Crested Barbet


African Paradise-Flycatcher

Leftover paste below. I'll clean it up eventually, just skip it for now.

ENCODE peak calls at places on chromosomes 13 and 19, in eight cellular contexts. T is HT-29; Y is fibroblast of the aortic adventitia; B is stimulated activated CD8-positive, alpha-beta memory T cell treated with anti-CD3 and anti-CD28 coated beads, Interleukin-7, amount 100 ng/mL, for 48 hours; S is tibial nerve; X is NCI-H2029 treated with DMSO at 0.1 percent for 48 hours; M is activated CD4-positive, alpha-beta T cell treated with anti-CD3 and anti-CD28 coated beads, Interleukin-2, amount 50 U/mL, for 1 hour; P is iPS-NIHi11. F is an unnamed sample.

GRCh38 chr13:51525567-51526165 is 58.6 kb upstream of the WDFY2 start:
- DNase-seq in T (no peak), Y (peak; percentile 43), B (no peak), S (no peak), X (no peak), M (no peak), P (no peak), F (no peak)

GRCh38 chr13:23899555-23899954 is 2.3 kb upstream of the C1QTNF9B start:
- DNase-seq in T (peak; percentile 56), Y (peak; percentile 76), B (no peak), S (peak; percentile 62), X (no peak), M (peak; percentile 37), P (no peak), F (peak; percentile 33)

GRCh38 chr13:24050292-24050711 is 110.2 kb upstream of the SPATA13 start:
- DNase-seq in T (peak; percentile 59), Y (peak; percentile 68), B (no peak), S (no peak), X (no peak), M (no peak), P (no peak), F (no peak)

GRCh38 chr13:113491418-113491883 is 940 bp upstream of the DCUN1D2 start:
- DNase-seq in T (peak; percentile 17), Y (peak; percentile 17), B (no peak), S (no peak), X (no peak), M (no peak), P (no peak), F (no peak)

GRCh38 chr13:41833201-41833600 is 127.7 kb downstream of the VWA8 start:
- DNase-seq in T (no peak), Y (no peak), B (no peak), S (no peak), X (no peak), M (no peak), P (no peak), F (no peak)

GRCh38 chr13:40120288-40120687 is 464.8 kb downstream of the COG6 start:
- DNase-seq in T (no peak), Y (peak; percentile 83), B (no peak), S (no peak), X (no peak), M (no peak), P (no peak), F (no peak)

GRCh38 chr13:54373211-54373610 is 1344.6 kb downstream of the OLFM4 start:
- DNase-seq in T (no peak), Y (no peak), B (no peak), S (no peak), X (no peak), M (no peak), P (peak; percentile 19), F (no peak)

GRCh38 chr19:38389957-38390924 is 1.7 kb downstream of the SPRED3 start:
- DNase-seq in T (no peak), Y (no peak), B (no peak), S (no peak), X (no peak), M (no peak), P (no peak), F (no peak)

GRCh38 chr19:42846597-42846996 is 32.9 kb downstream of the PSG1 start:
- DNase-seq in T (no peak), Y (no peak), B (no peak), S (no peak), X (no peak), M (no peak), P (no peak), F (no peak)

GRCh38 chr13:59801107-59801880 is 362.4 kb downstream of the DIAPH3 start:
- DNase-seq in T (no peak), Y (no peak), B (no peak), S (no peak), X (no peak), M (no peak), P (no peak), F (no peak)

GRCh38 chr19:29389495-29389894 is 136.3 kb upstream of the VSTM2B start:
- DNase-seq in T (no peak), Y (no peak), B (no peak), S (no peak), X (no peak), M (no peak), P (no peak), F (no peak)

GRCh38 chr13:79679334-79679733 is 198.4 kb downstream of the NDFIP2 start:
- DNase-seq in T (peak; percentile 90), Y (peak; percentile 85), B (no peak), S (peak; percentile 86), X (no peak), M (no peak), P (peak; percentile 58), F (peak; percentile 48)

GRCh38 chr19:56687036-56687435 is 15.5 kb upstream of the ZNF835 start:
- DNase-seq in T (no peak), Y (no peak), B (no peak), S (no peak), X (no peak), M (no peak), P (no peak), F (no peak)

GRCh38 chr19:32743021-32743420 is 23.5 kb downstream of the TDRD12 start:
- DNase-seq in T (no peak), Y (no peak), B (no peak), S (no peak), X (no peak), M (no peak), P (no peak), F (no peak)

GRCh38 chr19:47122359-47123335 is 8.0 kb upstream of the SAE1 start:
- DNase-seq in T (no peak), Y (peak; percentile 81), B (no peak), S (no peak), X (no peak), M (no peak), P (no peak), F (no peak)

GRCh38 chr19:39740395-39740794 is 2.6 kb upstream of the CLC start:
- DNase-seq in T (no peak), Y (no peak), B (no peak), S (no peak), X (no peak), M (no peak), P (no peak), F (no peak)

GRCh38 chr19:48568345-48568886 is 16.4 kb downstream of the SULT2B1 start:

In Swaziland time was a limiting factor, with only a morning available, which I spent in the Mlilwane Wildlife Sanctuary in the Ezulwini Valley. There are plenty of animals including the Roan Antelope, but no “Big Five” so tourists are permitted to cycle and hike the numerous trails unaccompanied. The birding was excellent and exceeded my expectations with habituated birds found in the reserves varied habitats which include grasslands, mountains, indigenous and exotic forests, dams and a well wooded rest camp. The grasslands had many cisticolas - the bird spotter’s challenge and the only one I could positively identify was the Zitting and perhaps Levaillant’s. Fan-tailed and White-winged Widowbirds, Yellow-throated Longclaw and White-fronted Bee-Eaters were in abundance. Grassland “specials” were the Black-bellied Bustard and Rufous-breasted Sparrowhawk (I would have been disappointed if the photo ID showed it to be a Steppe Buzzard but after referring to Anton it was identified as a juvenile rufous morph phase of a Black Sparrowhawk). This reminds me of Ulrich Oberprieler’s Raptor Identification course lesson 1 – “Raptors are not Kingfishers” – emphasising that you should not look at colour when identifying raptors. At the dams, huge crocodiles and lots of hippos were to be seen with African Fish-Eagle, Black Crake, a Heronry (mostly Sacred Ibis – they are everywhere), Water Thick-knee, Blacksmith Lapwings, Southern Red Bishops and the weaver species. In the rest camp, specials for me were sightings of Violet-backed Starling, Green-backed Cameroptera and Thick-billed Weavers. The usual robins, thrushes, puffbacks, cuckoos, sparrows, sunbirds, canaries, weavers, Paradise Flycatchers, Pied Wagtails and swallows were also numerous. We left Swaziland via Pigg’s Peak and the Jeppe’s Creek border post, intending to stop for an hour at the Malolotja Nature Reserve to try and find the Blue Swallow, but unfortunately the rain was bucketing down so that will have to keep for another visit.